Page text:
- Retirements: Retirement created frenzy among Beanie Baby consumers. When Ty would retire a certain Beanie Baby, demand would increase, while supply would come to a halt. Three company Reps (Kevin King, Chris King and Bryan King), who are brothers, started this concept at the Atlanta market, when they noticed that other reps were saying "discontinued" (this gave the appearance that it was of lesser or even no value), the King brothers started telling their customer that these Beanies were "retiring". This concept led to record sales.
- Risk: Every previous strategy that Warner developed was a risk, and he succeeded in going against the norm.
Beanie Babies 2.0 
In early 2008, Ty decided it was time for Beanie Babies to go online. This new version of Beanie Babies was called Beanie Babies 2.0. The purchase of a Beanie Baby 2.0 provided its owner with a code to access a Beanie Babies interactive website.
List of Beanie Babies 
Notable Beanie Babies 
Garcia the bear 
Garcia the bear was released in January 1996 and retired in May 1997. He is a tie-dyed bear that seems to be a tribute to Jerry Garcia of The Grateful Dead. A group of differently colored dancing bears, originally artwork from the back of an album cover, was one of the band's many iconic images. The guitarist and the bear share a birthday, but the bear was supposedly "born" the year that Jerry died (Aug 9, 1995). The fast retirement for this Beanie Baby was due to an alleged lawsuit that the Garcia family filed against the Ty company, claiming that the name "Garcia" was used without permission from the family. In cooperation with the lawsuit, Garcia was retired and a similar bear named Peace was released.
The bright colors on Garcia the bear made him one of the most popular Beanie Baby styles.
Princess the bear 
Diana, Princess of Wales died on August 31, 1997. Warner announced the Beanie Baby Princess on October 29, 1997 in honor of Princess Diana. Warner said that all proceeds would be donated to the Diana, Princess of Wales Memorial Fund. The Princess Diana Beanie Baby was sent to vendors to distribute in the second week of December 1997. Some vendors had to wait until February 1998. Only 12 Beanie Baby Princesses were released to each vendor initially, but this changed due to strong demand.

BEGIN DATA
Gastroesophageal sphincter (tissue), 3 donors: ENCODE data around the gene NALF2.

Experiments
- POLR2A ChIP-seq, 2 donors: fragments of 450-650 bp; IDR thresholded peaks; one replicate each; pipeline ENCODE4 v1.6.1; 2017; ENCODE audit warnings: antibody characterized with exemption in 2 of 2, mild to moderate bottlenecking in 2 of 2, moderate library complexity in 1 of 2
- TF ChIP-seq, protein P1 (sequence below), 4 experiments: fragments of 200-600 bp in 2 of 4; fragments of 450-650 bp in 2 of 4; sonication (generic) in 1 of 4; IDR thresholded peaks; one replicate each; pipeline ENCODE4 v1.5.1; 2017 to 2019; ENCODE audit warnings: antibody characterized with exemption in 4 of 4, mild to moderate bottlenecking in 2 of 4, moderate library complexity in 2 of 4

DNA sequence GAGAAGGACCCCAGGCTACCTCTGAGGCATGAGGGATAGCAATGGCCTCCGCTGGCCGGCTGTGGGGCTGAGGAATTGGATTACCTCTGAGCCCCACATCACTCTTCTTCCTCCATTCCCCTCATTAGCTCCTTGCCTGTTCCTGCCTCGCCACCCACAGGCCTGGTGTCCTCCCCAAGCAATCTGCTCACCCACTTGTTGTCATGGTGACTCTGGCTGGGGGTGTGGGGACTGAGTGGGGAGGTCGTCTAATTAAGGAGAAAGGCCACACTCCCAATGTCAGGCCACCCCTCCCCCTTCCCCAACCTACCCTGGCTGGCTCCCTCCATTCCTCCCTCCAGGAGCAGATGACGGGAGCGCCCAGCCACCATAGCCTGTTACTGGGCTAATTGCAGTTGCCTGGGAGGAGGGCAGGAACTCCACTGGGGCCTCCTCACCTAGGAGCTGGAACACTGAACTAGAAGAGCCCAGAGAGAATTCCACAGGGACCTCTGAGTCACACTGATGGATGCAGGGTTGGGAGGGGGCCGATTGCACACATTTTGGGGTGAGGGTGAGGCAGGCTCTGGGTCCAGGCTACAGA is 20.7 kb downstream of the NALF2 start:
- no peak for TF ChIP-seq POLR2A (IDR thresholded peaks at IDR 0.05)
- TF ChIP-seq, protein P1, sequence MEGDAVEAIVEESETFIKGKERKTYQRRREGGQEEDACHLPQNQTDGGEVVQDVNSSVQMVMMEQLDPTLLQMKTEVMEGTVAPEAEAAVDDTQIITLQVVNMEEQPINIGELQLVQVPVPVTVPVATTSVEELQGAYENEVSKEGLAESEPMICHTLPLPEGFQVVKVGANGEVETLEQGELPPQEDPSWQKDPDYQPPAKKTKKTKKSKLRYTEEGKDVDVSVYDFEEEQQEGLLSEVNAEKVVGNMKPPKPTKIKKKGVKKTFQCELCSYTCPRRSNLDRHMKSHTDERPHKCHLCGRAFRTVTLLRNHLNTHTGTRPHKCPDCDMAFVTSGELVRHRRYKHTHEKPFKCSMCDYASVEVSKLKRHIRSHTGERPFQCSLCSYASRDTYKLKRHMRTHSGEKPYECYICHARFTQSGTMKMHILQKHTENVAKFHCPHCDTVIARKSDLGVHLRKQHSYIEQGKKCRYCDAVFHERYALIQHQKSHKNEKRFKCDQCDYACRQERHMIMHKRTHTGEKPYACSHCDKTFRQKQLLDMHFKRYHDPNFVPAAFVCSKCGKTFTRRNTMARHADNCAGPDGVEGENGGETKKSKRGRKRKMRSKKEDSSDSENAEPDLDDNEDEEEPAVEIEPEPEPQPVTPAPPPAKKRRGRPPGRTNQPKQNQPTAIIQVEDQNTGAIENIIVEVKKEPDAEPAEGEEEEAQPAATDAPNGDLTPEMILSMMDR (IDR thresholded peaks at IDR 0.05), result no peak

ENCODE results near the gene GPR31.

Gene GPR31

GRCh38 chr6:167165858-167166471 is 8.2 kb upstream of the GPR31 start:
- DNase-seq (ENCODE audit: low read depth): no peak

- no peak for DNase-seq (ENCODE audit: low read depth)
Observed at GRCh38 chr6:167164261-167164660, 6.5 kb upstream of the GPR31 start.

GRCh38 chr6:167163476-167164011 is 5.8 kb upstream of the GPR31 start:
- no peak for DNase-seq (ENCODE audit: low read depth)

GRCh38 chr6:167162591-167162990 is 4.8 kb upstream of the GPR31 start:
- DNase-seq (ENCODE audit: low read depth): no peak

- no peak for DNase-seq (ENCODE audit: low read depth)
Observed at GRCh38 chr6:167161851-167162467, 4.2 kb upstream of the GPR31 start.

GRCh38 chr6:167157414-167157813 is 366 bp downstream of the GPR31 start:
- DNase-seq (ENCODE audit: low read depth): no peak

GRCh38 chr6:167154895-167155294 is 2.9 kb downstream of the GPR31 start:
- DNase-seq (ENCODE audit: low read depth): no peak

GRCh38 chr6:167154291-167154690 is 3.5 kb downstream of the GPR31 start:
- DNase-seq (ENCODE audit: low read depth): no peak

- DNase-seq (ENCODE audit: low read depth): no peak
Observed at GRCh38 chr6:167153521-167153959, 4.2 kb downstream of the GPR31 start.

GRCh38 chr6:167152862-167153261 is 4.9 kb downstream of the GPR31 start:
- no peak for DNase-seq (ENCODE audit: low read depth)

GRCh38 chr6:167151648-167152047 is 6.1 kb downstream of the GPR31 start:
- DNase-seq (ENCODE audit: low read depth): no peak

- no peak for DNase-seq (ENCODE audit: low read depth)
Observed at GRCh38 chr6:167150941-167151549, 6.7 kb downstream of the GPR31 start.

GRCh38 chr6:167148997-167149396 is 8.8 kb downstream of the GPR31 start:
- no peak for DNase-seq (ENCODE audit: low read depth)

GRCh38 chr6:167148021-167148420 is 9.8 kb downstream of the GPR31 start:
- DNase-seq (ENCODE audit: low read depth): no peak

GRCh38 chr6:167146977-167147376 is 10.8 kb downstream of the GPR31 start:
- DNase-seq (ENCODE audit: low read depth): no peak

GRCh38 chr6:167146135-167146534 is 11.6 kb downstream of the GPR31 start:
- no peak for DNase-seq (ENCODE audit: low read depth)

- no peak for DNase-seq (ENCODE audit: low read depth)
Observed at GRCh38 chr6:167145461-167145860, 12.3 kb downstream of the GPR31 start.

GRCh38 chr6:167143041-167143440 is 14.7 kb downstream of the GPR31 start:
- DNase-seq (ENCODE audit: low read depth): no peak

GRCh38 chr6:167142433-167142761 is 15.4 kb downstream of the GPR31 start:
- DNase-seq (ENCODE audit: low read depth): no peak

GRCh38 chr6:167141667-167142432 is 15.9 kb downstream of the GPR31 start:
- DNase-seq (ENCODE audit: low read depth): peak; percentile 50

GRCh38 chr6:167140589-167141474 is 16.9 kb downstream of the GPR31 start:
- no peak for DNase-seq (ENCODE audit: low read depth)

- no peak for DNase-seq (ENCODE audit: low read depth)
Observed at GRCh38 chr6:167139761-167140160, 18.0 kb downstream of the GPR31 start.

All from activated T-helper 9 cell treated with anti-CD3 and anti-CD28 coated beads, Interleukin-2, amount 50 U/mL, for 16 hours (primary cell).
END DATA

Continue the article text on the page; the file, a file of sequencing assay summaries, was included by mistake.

Decade the bear 
Decade the bear was made in honor of Beanie Babies' tenth anniversary. Decade bears were made in white, royal blue, red, purple, orange, hot pink, green, gold, brown, and light blue. Most Decade bears have silver sparkles on their bodies.
Tabasco the bull 
Named after tabasco sauce. The name was changed to Snort to avoid copyright infringement.
Counterfeit Beanie Babies 
Counterfeit Beanie Babies began to surface in 1997. Early on, cheap knock-offs and fakes of commons were widely available at discount prices.
The FBI cracked down on counterfeit Beanie Babies in the late 1990s, and some people were prosecuted for direct known involvement in their commerce. For example, a St. Louis Park, MN couple was sentenced to prison, probation, and fines for their involvement in smuggling counterfeit beanies. York, North Yorkshire, England authorities seized more than 6000 Princesses and Britanniae from a ring.
During the wake of Beanie Babies' success, Beanie Baby-centric publications were issued. One of the largest was Mary Beth's Bean Bag World, a monthly magazine dedicated to Beanie Babies and competing plush toys. This magazine ran from 1997 to 2001.
Licensed Beanies 
In the late 2000s, Beanie Babies modeled after characters from popular children's franchises by Nickelodeon, DreamWorks and Paramount began appearing. These included characters from cartoons on the Nickelodeon television channel such as SpongeBob SquarePants and Dora the Explorer, as well as characters from DreamWorks Animation movies such as Shrek the Third and 20th Century Fox's Ice Age: Dawn of the Dinosaurs. Beanie Babies have also been produced for characters from the Legend of the Guardians 2010 film and Guardians of Ga'Hoole book series.
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- Amy Carr (August 14, 1997). "Those Beanies are still hot, and there's no sign of the crazNe slowing down". Daily Herald. "Punchers the red lobster. Originally introduced in 1993, Punchers was redesigned in 1994 and renamed Pinchers."